The Critical Place of Play in Education
A Collaboration Between the US Play Coalition and The Asscociation of Childhood Education
What Education Organizations Say about Play
- The Association for Childhood Education International (ACEI) recognizes the need for children of all ages to play and affirms the essential role of play in children’s lives. ACEI believes that as today’s children continue to experience pressure to succeed in all areas, the necessity for play becomes even more critical. ACEI supports all adults who respect, understand and advocate legitimizing play as an essential pathway to learning for all populations of children. When working with children, adults should use their knowledge about play to guide their practice. (ACEI “Play: Essential for All Children” position statement)
- Play is an important vehicle for developing self-regulation as well as promoting language, cognition and social competence. ... Children of all ages love to play, and it gives them opportunities to explore the world, interact with others, express and control emotions, develop their symbolic and problem-solving abilities, and practice emerging skills. Research shows the links between play and foundational capacities such as memory, self-regulation, oral language abilities, social skills and success in school. (NAEYC 2009 Developmentally Appropriate Practice position statement)
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Overhead Equipment Use: The Developmental Benefits and Use Patterns of Overhead Equipment on Playgrounds
A PlayCore-sponsored study conducted by Joe L. Frost, EdD, LHD; Pei-San Brown, MA; John A. Sutterby, PhD; James A. Therrell, PhD; and Candra D. Thornton, PhD.
The activity of swinging from one arm to another on overhead equipment is called brachiation. The growing volume of research on the benefits of brachiation demonstrates its value for overall health, fitness, and physical development. This study examined the characteristics of children’s brachiation activities that are associated with beginning-level use of overhead equipment, through the developmental stages of use leading to and associated with mastery. In general, children progressed through fundamental beginning stages to practice stages, refining stages, and finally to mastery stages, each marked by ever more complex patterns of movement, greater refinement in skills, and apparent improved strength, flexibility, coordination, and confidence. The researchers concluded that insights from research on children’s developmental stages in using overhead equipment, and knowledge about the types of play chosen as children grow through these stages, are essential factors in designing developmentally appropriate overhead apparatus for children (Frost, 2007).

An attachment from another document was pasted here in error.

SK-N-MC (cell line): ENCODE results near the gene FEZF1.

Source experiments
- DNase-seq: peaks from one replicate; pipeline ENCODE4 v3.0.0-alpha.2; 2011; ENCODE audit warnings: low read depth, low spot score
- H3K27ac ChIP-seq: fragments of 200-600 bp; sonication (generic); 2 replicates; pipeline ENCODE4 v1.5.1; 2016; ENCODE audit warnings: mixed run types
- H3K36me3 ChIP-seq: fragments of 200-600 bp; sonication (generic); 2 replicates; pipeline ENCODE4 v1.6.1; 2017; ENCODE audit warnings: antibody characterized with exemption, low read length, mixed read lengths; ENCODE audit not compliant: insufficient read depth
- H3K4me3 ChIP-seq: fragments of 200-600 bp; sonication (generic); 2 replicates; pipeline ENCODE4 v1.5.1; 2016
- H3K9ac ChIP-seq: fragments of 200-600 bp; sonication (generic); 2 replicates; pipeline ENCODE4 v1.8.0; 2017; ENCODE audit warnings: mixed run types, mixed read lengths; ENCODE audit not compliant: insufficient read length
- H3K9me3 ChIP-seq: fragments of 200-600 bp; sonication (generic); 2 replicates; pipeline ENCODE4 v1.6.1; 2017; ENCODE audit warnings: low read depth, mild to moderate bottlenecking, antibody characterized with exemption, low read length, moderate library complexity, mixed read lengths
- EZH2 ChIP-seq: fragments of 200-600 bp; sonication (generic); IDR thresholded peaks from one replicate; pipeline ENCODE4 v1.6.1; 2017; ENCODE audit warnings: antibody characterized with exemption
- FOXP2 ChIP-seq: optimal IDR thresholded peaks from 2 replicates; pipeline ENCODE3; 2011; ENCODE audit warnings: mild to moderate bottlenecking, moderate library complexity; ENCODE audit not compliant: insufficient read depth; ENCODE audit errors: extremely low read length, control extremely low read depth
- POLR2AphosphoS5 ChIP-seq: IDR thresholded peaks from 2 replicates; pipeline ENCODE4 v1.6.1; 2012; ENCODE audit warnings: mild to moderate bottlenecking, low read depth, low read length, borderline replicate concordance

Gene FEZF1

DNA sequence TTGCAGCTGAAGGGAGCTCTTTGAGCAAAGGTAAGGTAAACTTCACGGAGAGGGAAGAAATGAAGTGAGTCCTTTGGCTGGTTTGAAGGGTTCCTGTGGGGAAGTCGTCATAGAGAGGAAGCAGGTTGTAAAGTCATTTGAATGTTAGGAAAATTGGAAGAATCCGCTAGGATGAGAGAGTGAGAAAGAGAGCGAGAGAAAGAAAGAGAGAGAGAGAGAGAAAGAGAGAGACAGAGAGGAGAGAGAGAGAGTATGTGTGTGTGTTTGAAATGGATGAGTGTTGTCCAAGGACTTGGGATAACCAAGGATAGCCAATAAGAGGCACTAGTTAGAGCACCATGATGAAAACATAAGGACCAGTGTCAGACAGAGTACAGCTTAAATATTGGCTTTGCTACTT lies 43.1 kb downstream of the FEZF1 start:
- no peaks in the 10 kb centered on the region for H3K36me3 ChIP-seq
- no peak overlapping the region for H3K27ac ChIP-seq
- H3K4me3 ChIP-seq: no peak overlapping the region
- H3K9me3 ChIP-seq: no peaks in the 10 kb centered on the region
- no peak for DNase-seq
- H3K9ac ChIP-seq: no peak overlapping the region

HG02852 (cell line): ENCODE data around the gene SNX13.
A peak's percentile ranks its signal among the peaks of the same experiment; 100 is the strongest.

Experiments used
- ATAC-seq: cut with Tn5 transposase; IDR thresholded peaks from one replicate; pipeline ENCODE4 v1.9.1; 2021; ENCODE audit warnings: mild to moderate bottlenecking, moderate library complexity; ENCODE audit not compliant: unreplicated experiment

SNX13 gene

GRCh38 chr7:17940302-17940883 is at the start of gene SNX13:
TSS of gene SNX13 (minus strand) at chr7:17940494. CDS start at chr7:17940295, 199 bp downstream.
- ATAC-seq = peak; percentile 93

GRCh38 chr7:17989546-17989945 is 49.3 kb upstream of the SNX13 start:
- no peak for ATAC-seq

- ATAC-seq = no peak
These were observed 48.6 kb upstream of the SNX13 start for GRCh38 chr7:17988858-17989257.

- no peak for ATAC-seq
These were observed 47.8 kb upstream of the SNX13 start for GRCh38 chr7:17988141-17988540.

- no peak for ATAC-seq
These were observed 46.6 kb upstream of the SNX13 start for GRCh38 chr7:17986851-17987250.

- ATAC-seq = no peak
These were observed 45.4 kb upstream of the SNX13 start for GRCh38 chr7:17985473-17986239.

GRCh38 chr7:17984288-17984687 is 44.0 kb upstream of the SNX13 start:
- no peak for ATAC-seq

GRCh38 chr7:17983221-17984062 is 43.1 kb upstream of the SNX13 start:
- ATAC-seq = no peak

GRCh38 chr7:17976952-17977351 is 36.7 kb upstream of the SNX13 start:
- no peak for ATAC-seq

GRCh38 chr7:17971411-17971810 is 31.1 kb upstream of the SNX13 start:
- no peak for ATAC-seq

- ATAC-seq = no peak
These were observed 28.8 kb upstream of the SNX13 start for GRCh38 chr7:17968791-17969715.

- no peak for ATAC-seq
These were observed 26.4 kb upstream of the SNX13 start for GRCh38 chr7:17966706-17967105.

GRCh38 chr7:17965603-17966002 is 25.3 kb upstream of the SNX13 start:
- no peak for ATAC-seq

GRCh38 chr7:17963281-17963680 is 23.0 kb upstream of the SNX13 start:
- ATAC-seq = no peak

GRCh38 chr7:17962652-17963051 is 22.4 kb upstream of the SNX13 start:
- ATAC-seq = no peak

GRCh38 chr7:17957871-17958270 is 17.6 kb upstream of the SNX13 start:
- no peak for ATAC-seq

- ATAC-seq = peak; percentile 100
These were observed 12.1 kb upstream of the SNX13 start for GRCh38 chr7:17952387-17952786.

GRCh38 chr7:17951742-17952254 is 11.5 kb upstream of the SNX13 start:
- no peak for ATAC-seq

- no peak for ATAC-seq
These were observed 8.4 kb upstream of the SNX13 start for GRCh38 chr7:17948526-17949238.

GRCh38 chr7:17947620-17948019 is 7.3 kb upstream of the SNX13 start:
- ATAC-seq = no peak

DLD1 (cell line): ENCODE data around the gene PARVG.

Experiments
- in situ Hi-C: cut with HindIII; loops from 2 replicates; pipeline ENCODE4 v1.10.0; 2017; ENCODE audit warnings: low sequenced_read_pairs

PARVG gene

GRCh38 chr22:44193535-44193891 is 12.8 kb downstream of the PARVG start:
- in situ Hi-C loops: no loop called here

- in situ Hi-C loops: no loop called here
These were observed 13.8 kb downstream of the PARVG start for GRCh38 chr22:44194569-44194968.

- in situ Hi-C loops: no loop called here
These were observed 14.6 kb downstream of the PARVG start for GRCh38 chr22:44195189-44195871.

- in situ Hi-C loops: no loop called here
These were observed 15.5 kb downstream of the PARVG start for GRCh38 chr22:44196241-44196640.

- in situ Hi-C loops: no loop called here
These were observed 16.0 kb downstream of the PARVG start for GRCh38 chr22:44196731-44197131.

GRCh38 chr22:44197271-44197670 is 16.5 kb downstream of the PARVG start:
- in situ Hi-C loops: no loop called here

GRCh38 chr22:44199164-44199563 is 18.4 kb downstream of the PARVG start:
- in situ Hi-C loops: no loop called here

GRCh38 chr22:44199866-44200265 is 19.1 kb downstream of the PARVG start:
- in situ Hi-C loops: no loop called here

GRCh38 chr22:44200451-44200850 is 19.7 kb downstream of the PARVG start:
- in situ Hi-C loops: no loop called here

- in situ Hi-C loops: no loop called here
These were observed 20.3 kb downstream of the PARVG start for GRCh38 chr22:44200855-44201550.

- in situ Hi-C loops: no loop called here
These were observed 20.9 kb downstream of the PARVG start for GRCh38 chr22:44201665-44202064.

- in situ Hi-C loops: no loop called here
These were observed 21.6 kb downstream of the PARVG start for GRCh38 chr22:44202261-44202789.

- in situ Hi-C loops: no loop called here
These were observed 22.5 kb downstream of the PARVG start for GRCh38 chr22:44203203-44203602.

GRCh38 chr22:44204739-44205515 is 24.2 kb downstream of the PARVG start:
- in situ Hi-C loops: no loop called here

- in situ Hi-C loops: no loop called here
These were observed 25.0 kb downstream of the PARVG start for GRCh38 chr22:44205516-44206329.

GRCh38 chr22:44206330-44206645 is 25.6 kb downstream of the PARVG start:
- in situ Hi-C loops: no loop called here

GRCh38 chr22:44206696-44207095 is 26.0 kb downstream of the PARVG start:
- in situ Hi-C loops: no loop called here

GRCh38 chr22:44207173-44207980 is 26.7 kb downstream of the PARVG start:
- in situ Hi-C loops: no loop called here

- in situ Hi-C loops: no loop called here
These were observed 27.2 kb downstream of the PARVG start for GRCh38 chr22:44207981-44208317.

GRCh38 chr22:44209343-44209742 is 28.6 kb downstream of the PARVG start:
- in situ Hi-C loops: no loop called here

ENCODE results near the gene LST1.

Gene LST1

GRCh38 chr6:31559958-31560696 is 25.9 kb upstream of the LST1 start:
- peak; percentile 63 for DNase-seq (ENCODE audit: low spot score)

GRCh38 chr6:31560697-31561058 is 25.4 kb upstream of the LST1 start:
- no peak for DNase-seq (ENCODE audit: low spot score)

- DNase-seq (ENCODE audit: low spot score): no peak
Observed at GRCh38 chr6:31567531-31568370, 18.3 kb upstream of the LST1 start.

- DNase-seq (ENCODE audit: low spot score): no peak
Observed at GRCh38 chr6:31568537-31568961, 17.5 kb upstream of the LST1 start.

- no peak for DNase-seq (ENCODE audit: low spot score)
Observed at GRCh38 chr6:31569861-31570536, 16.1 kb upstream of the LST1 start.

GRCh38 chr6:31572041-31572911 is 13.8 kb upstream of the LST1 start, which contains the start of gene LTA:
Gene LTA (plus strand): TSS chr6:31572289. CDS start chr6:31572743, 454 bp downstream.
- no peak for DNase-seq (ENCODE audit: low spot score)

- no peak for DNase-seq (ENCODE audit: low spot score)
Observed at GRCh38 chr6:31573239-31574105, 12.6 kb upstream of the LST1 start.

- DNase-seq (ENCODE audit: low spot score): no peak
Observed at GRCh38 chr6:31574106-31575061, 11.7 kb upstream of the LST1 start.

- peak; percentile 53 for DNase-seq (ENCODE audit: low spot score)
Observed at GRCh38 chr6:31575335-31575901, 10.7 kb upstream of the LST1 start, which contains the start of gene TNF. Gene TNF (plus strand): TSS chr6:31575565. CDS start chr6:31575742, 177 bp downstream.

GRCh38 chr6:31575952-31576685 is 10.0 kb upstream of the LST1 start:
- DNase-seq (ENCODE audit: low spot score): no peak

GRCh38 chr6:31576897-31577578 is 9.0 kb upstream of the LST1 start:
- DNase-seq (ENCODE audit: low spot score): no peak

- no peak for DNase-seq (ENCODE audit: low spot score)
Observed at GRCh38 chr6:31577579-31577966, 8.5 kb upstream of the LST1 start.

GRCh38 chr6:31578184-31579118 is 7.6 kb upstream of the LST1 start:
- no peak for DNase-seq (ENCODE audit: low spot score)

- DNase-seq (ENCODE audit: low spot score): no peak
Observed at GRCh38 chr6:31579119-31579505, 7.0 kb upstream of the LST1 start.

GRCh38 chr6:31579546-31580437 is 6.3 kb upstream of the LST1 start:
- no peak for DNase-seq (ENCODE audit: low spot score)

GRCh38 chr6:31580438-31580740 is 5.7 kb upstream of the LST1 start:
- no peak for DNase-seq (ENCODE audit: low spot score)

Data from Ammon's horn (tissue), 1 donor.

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Climbing Behavior: The Nature and Benefits of Children’s Climbing Behaviors
A PlayCore-sponsored study conducted by Joe L. Frost, EdD, LHD; Pei-San Brown, MA; John A. Sutterby, PhD; and Candra D. Thornton, PhD.
Research conducted in the late twentieth century established climbing as a developmentally beneficial activity for children. A number of skills required for climbing contribute to children’s cognitive development, including memory, problem solving, and imagery/visualization. This study examined the developmental progression of climbing, differences in children’s climbing behaviors across various types of climbing equipment, difficulty levels of various types of climbing equipment, and the types of climbing equipment that are most beneficial. The study utilized 13 different types of climbers used daily by kindergarten, first-, second-, and third-grade children.
Results of the study showed that certain types of climbers encourage or require children to engage in specific types of climbing behaviors. The slope of equipment, types of handholds, distance between components and various other features contributed to these different patterns of use. The study also showed that many factors enter into assessing the developmental benefits of climbers and in determining which are more beneficial. The research concluded that experience and practice are essential for development through the sequential patterns leading to skills characteristic of sophisticated climbing (Frost, 2007).
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